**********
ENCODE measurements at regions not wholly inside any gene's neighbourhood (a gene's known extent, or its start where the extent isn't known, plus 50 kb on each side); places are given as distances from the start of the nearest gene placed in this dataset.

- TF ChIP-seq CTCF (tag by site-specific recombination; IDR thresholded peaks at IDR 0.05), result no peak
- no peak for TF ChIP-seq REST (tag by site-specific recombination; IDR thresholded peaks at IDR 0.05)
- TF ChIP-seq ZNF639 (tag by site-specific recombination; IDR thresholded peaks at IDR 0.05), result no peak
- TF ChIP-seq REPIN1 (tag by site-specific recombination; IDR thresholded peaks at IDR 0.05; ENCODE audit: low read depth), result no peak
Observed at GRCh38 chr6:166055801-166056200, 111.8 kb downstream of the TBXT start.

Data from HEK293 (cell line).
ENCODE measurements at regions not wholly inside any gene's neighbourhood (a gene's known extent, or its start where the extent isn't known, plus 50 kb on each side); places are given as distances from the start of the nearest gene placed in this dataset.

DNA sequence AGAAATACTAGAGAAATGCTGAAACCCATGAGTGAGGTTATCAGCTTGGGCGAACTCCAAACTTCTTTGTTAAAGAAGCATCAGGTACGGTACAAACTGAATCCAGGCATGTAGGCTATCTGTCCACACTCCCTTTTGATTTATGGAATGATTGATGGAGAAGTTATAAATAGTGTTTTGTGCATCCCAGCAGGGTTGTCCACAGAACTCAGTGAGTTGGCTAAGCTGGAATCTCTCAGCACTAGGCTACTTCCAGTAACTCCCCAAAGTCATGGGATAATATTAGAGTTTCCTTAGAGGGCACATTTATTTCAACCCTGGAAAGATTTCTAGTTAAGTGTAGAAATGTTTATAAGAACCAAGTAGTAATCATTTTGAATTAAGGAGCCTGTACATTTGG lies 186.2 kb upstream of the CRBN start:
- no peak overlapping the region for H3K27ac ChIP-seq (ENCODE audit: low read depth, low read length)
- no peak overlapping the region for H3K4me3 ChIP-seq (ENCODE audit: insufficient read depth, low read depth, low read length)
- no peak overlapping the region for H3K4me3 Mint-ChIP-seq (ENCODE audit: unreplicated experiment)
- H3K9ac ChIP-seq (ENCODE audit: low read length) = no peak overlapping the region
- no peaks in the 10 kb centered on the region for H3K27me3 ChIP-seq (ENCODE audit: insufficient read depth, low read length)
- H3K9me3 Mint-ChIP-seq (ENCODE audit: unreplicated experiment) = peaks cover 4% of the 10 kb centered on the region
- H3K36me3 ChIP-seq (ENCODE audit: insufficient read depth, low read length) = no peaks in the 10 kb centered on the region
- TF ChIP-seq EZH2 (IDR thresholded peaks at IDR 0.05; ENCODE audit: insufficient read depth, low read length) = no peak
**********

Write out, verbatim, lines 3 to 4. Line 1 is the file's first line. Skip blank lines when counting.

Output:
- no peak for TF ChIP-seq REST (tag by site-specific recombination; IDR thresholded peaks at IDR 0.05)
- TF ChIP-seq ZNF639 (tag by site-specific recombination; IDR thresholded peaks at IDR 0.05), result no peak